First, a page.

Use the permutation rules in the library to prove the following theorem. The following Check commands are a hint about useful lemmas. You don't need all of them, and depending on your approach you will find lemmas to be more useful than others. Use Search Permutation to find others, if you like.
Check perm_skip.
Check perm_trans.
Check Permutation_refl.
Check Permutation_app_comm.
Check app_assoc.
Check app_nil_r.
Check app_comm_cons.
Example permut_example: ∀ (a b: list nat),
Permutation (5 :: 6 :: a ++ b) ((5 :: b) ++ (6 :: a ++ [])).
Proof.
(* FILL IN HERE *) Admitted.
☐
Check perm_trans.
Check Permutation_refl.
Check Permutation_app_comm.
Check app_assoc.
Check app_nil_r.
Check app_comm_cons.
Example permut_example: ∀ (a b: list nat),
Permutation (5 :: 6 :: a ++ b) ((5 :: b) ++ (6 :: a ++ [])).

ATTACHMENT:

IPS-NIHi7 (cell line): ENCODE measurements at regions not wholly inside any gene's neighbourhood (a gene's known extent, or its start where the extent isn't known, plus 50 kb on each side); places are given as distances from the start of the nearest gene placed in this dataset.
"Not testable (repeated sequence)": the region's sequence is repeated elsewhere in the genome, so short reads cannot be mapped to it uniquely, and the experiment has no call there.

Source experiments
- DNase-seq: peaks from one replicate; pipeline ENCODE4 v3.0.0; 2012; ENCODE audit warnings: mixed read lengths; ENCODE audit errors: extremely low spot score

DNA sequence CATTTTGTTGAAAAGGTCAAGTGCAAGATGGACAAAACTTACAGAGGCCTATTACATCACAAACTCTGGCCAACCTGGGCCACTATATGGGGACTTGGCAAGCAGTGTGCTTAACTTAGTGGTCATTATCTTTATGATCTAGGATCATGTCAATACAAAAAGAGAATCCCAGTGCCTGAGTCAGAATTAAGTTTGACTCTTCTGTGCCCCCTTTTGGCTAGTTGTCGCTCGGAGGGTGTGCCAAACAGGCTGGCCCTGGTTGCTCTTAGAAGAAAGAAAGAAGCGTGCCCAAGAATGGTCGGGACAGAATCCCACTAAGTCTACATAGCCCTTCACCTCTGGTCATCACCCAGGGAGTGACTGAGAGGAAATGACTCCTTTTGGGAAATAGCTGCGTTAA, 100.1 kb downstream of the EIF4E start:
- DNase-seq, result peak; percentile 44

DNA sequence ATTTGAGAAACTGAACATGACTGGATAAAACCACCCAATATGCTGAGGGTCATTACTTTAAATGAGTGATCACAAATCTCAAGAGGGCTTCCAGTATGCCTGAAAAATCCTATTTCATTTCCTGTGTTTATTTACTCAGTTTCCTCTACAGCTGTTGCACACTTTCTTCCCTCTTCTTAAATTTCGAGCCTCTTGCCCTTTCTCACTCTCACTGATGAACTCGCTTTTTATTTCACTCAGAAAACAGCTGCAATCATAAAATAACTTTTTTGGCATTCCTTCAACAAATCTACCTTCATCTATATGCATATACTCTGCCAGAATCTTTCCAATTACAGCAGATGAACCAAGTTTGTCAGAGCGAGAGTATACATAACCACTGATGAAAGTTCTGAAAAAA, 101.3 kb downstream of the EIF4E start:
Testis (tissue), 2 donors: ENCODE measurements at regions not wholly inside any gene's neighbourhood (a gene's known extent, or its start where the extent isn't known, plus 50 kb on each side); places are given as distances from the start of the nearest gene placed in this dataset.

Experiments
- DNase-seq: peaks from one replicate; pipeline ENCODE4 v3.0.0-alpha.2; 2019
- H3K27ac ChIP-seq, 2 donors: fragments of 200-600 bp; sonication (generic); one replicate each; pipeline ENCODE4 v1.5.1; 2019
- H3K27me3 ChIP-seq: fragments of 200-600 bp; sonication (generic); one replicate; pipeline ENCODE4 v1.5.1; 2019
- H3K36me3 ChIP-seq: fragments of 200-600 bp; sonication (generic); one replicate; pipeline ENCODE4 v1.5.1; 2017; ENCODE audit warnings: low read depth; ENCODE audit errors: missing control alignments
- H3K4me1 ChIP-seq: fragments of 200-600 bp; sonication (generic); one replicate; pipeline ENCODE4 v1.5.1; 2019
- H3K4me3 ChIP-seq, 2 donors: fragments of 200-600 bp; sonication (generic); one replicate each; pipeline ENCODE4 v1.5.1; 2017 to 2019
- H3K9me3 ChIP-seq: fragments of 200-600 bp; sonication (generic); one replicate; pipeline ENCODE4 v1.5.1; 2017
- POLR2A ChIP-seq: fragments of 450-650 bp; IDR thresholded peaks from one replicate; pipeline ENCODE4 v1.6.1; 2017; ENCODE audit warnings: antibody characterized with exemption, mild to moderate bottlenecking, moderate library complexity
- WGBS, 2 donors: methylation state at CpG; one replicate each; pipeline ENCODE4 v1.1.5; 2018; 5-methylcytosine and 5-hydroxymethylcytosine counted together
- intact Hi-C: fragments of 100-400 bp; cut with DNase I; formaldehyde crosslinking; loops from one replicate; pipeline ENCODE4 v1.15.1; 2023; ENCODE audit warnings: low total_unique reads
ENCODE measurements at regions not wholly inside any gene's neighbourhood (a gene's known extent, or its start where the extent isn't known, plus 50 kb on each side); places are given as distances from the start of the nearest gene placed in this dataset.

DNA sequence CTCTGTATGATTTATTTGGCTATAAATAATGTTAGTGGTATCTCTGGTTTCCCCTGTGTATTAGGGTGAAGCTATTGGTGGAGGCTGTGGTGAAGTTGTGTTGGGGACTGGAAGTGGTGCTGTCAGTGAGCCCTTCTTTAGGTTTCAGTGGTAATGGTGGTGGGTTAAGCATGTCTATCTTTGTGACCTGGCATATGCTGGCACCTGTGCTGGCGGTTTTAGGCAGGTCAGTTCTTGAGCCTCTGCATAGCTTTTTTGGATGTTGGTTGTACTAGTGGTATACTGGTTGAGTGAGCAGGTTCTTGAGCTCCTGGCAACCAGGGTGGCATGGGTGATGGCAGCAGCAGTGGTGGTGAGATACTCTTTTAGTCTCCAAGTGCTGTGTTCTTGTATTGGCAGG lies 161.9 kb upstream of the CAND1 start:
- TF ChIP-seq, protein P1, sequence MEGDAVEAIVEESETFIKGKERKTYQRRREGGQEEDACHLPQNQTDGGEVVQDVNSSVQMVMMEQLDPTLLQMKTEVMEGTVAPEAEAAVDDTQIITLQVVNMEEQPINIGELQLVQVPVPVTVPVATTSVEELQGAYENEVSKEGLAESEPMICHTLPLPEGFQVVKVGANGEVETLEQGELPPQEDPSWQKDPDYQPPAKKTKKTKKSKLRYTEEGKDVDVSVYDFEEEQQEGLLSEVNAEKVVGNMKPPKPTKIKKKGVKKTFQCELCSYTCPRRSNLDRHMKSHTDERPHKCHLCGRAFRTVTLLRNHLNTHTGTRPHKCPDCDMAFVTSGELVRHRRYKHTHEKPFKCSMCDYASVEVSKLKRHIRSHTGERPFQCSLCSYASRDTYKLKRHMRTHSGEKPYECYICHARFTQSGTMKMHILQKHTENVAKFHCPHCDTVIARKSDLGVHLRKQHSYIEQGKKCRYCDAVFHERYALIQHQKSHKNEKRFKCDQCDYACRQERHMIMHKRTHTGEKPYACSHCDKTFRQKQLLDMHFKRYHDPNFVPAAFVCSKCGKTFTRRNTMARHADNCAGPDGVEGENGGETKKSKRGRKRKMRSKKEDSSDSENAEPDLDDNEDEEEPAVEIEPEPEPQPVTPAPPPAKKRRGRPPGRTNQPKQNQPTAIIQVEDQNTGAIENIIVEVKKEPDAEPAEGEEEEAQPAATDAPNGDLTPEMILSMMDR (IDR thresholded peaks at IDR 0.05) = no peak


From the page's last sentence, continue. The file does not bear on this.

Proof.
(* FILL IN HERE *) Admitted.
☐
Exercise: 2 stars, standard (not_a_permutation)
Prove that [1;1] is not a permutation of [1;2]. Hints are given as Check commands.
Check Permutation_cons_inv.
Check Permutation_length_1_inv.
Example not_a_permutation:
¬ Permutation [1;1] [1;2].
Proof.
(* FILL IN HERE *) Admitted.
☐
Check Permutation_length_1_inv.
Example not_a_permutation:
¬ Permutation [1;1] [1;2].
Proof.
(* FILL IN HERE *) Admitted.
☐
Correctness of maybe_swap
Theorem maybe_swap_perm: ∀ al,
Permutation al (maybe_swap al).
Proof.
(* WORKED IN CLASS *)
unfold maybe_swap.
destruct al as [  a [  b al]].
 simpl. apply perm_nil.
 apply Permutation_refl.
 bdestruct (b <? a).
+ apply perm_swap.
+ apply Permutation_refl.
Qed.
Permutation al (maybe_swap al).
Proof.
(* WORKED IN CLASS *)
unfold maybe_swap.